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Connecticut Department of Energy and Environmental Protection Commissioner Rob Klee says the state will continue to receive EPA grant money for its two largest projects. The announcement comes after President Donald Trump’s administration ordered the EPA to freeze its grant spending last week.

The National Drought Mitigation Center / USDA / David Miskus NOAA/NWS/NCEP/CPC

The U.S. Drought Monitor said that more precipitation, combined with low temperatures and minimal evaporation, have increased soil moisture. But the agency is still classifying drought in portions of central and northwest Connecticut as "extreme."

Wikimedia Commons

An environmental advocacy group claims hundreds of thousands of gallons of sewage flowed into rivers and streams in the state over several years, and it's blaming the city of Danbury.

U.S. Geological Survey

Connecticut is one of 11 states with a very high prevalence of potentially corrosive groundwater, increasing the risk that water running out of the taps of homes with private wells might be tainted with lead, a study conducted by the U.S. Geological Survey (USGS) found.

The Army Corps of Engineers has denied a permit for the construction of a key section of the Dakota Access Pipeline, granting a major victory to protesters who have been demonstrating for months.

The decision essentially halts the construction of the 1,172-mile oil pipeline just north of the Standing Rock Sioux Reservation. Thousands of demonstrators from across the country had flocked to North Dakota in protest.

Patrick Skahill / WNPR

Plastic today is everywhere: in our bottles and cell phones, our grocery bags, and our trash. Some plastic garbage is so small, it's impossible to see with the naked eye: tiny microbeads, which have been banned from some products because of their environmental impact. WNPR met up with a group of scientists who are looking for them, in an effort to determine how many are in the water off Connecticut's coast.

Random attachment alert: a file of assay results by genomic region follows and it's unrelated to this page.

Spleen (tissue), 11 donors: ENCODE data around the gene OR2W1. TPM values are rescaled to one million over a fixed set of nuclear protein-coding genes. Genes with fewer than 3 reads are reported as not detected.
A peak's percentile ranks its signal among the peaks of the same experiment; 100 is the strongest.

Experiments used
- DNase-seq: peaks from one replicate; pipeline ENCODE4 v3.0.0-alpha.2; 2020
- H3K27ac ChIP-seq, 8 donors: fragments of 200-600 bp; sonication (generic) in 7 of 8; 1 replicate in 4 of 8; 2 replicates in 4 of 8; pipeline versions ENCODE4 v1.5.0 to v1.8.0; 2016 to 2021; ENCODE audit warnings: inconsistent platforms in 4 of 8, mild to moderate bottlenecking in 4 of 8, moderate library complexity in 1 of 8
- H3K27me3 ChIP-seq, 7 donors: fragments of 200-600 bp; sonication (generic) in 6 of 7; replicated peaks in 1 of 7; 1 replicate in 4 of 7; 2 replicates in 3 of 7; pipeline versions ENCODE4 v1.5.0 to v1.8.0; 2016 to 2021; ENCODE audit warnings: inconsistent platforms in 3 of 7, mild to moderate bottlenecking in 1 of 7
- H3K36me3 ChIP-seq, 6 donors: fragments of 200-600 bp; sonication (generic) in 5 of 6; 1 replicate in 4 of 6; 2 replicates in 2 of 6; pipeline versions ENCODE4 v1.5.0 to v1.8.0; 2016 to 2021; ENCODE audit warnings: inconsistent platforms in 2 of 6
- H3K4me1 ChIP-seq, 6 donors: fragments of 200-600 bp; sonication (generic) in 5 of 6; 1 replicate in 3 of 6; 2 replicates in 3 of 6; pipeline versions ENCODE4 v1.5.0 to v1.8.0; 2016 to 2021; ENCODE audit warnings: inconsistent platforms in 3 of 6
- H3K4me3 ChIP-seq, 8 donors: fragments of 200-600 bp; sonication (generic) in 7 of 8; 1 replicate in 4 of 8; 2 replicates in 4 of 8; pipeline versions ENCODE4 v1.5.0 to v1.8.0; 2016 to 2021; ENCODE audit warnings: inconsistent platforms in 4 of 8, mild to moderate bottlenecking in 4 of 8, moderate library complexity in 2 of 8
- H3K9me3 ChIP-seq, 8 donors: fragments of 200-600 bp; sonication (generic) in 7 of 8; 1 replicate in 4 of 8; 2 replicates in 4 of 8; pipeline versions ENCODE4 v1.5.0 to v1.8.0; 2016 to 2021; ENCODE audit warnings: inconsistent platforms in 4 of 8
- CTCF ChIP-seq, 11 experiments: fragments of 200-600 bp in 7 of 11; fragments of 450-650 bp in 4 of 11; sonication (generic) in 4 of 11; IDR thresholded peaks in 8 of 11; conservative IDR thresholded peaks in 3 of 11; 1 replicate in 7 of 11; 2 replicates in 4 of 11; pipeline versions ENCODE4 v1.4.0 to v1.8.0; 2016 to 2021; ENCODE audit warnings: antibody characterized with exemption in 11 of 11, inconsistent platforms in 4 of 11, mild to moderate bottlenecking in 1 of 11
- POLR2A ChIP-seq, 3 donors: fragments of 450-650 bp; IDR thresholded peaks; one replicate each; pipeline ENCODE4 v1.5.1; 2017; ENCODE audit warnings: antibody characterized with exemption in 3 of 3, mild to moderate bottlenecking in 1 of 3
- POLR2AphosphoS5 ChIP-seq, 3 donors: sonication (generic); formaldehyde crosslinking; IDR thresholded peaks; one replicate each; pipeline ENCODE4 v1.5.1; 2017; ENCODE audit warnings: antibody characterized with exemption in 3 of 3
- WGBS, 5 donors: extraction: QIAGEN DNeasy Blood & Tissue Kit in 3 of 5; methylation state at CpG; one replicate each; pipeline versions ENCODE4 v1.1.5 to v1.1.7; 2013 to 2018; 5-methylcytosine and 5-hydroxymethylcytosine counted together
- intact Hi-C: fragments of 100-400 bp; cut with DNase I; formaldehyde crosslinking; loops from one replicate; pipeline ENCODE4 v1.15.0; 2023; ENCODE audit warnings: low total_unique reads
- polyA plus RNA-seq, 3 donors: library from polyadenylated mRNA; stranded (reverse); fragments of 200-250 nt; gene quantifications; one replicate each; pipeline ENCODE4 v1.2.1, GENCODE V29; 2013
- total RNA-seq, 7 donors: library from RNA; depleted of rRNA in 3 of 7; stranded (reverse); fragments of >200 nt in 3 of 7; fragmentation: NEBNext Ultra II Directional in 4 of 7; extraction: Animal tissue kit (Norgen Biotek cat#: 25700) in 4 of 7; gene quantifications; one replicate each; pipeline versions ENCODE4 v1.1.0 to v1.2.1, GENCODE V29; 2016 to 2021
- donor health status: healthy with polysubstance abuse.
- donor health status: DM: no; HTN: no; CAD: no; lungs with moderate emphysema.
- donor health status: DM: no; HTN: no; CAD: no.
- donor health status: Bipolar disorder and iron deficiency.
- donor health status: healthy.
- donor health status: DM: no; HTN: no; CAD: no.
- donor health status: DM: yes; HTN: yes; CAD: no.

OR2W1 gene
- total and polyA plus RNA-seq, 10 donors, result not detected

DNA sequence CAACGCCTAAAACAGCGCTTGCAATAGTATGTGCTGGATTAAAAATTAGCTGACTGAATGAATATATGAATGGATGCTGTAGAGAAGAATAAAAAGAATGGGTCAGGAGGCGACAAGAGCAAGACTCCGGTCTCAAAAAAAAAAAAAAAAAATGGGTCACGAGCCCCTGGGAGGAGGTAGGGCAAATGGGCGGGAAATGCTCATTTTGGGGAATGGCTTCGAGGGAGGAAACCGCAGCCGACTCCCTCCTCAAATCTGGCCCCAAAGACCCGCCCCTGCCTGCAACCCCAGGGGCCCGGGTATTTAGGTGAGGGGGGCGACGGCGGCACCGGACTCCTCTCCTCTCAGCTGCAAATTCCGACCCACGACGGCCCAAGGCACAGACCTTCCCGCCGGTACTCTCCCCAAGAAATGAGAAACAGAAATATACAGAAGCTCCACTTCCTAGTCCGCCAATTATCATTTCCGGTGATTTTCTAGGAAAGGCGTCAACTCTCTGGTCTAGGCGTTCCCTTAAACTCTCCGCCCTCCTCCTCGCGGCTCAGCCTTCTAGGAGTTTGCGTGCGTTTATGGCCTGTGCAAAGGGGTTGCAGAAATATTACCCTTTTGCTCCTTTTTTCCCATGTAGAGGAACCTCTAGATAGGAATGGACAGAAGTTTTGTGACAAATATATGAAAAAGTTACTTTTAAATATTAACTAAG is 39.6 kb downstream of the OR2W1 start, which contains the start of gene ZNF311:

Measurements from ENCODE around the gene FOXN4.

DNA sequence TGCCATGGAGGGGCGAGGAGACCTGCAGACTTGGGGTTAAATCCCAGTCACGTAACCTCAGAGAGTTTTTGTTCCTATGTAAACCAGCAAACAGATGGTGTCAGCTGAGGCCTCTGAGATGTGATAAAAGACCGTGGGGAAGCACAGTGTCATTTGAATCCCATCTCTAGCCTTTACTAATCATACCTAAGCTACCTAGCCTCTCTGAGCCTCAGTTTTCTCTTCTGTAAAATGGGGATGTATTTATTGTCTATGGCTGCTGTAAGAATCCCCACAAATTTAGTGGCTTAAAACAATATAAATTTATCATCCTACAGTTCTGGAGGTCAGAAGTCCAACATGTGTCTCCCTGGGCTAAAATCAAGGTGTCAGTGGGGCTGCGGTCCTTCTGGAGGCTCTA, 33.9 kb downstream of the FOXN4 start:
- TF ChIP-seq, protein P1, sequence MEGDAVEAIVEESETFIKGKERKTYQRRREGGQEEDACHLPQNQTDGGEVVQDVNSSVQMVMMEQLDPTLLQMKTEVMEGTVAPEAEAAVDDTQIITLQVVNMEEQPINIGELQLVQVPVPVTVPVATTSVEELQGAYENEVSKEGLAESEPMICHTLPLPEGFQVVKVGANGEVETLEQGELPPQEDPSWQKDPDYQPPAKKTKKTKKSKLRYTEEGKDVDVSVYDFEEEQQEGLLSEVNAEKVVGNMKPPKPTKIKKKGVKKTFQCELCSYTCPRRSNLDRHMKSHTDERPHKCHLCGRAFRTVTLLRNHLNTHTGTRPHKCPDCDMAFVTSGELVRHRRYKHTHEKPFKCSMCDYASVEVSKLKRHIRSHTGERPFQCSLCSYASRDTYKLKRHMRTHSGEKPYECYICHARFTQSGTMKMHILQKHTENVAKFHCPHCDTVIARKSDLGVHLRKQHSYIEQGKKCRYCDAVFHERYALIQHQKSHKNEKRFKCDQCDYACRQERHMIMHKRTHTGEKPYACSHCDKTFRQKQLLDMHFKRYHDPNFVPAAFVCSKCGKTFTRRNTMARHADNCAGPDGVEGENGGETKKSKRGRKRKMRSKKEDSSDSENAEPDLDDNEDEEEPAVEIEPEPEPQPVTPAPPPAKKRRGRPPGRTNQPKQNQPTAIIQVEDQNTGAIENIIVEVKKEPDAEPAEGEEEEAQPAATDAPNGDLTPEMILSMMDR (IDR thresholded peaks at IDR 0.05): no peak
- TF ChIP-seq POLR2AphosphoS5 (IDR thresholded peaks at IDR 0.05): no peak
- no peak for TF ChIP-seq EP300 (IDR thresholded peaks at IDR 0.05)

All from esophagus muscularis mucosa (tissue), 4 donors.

Steve Johnson / Creative Commons

Connecticut is in a drought. But what does that mean for the state’s water resources? This hour, we follow up on the controversy surrounding Bloomfield’s new Niagara Bottling facility.

The California-based company will be allowed to bottle millions, if not billions, of gallons of public water -- something critics warn against due to recent climate trends. Coming up, we take a closer look. 

Mara Lavitt / WNPR

Six days to the election and there's certainly a lot to cover. Nationally, the Anthony Weiner investigation has possibly uncovered some more email trouble for Hillary Clinton; and Donald Trump is trying to win over African American voters by promising to be their "greatest champion"

Lori Mack / WNPR

Clean water advocate Christopher Swain stopped in New Haven during a 130-mile swim from Montauk to New York City.

grongar / Creative Commons

A settlement has been reached in a complaint filed against a Glastonbury, Connecticut metals-treatment company. The lawsuit, which was filed under the Clean Water Act, means Connecticut Galvanizing will have to pay hundreds of thousands of dollars in legal fees and penalties.

The carcinogen often referred to as the "Erin Brockovich chemical" is present in about two-thirds of the drinking water across the country, according to water testing data from the Environmental Protection Agency.

Carl M / Creative Commons

Fall foliage season is right around the corner. But will the summer's lack of rain impact the colors we see on trees? 

Emily Corwin / NHPR

In the last couple years, millions of people across the country have learned their drinking water contains high levels of the contaminants known as perfluorochemicals. These are used to make non-stick products like Teflon and pizza boxes. 

When people hear the word drought, they likely think of California. But there's also an extreme drought in parts of New England. The Northeast is experiencing the worst drought in more than a decade.

Wikimedia Commons

A chemical spill in Southington has mobilized cleanup crews and resulted in a warning for nearby residents to avoid a section of the Quinnipiac River.

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